For me personally, I had a full-orbed philosophy of education. I believe education is more than just academics; although academics are a huge part of our homeschooling. Our family had all the goals listed above. We used different strategies in our homeschool to meet each of the goals.
Kerry Beck homeschooled all three of her children for 10 years. She is now an empty-nester that encourages homeschool moms online and at live workshops. She wants to give you a free ebook: Everything You Wanted to Know About Homeschooling that you can grab by clicking here. She also has a free Lucky Charms Graph & St. Patrick’s Day Activity Guide for you.
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As we are moving to a new area, I am looking for ways to save on expenses.
We are moving from a fairly large area to a much smaller town. Already, I am missing our huge (World’s Largest Single Story) public library that was a homeschooler’s dream. If I didn’t have a book, the librarians were more than willing to order me a book through Inter-Library Loan.
The new area charges for those who don’t live in the city limits.
I called the little community library and they were so sweet. I felt like a found a new Grandma who would make me cookies. But, she knew nothing about the library.
I couldn’t help but laugh. This sweet lady just volunteers to answer the phone but really knows nothing about the library’s policy. One thing for sure, I made a new friend, at least on the telephone. However, I still have a dilemma.
Books can be expensive.
They can cut into a homeschooler’s budget quickly especially when you have a family who loves to read.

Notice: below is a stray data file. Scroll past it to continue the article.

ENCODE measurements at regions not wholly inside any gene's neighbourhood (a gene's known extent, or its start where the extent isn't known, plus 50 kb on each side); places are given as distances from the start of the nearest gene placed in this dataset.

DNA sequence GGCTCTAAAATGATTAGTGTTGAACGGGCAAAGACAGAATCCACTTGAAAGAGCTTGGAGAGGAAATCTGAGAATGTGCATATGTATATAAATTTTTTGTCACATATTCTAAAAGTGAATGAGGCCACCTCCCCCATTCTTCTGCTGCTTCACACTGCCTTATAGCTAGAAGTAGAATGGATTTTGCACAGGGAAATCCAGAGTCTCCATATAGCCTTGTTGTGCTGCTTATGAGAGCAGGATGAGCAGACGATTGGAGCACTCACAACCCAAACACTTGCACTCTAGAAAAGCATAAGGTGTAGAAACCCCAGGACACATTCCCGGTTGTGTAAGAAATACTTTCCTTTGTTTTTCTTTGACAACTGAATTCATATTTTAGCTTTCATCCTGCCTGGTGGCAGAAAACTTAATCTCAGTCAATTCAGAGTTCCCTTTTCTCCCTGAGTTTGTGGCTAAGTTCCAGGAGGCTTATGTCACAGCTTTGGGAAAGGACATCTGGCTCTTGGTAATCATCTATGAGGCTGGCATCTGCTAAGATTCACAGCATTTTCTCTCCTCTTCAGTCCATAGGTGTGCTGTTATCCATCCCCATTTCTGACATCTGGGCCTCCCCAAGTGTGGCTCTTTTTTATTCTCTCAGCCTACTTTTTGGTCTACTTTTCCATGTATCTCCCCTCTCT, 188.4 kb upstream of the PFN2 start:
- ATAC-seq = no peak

So I found a few alternatives to buying retail:
- The NEW Teach Them Diligently Curriculum Classifieds –
An awesome brand new way to find or post books with other homeschoolers. You must have a Facebook account to participate – who knows what deals you might find.
- Homeschool Buyers Co-op
This has saved us a lot of money by buying in “bulk” with other homeschoolers.
- When You Rise Up – Buying Used Curriculum
(Holly, has listed ways to save using yahoo groups and other ways to buy curriculum at a discount.)
- Paperback Swap
This is a simple way to swap books with other members. This site has blessed my family many times.
- Thrift shops, Consignment Stores, Goodwill, and/or Yard Sales
When we are on road trips we visit stores in other cities and found “treasures” for less than a dime.
- Digital Copies
Only brave people go digital. I’m not brave. I like smelling, feeling and being able to read with a flashlight and not have to depend on me charging a tablet. However, e-books are so much cheaper than normal retail and I feel I must mention it.
- Free Kindle Books
If you do have a tablet or phone that has a Kindle App, here is an awesome Pinterest Board that updates Free Kindle Books.
- ILL – Inter Library Loan
My most favorite resource in finding free books. If your library has this resource, it is great for homeschoolers. I have found so many “old” books that are no longer in print via this method.
- Friends! Some of my friends have bookshelves in their home that just collect dust. If I put on my personal Facebook that I am needing to borrow a book, it never fails, someone always has a copy.
What is your best way to save money buying books? Please feel free to share your own resources, this Mama is going to need them.
Blessings to you! You are loved!
My name is LANA (like banana).
Our blog is about loving Jesus, loving kids, loving others, loving food, loving DIY projects, loving travel and just loving life! Find me over at iLoveMy5Kids.com.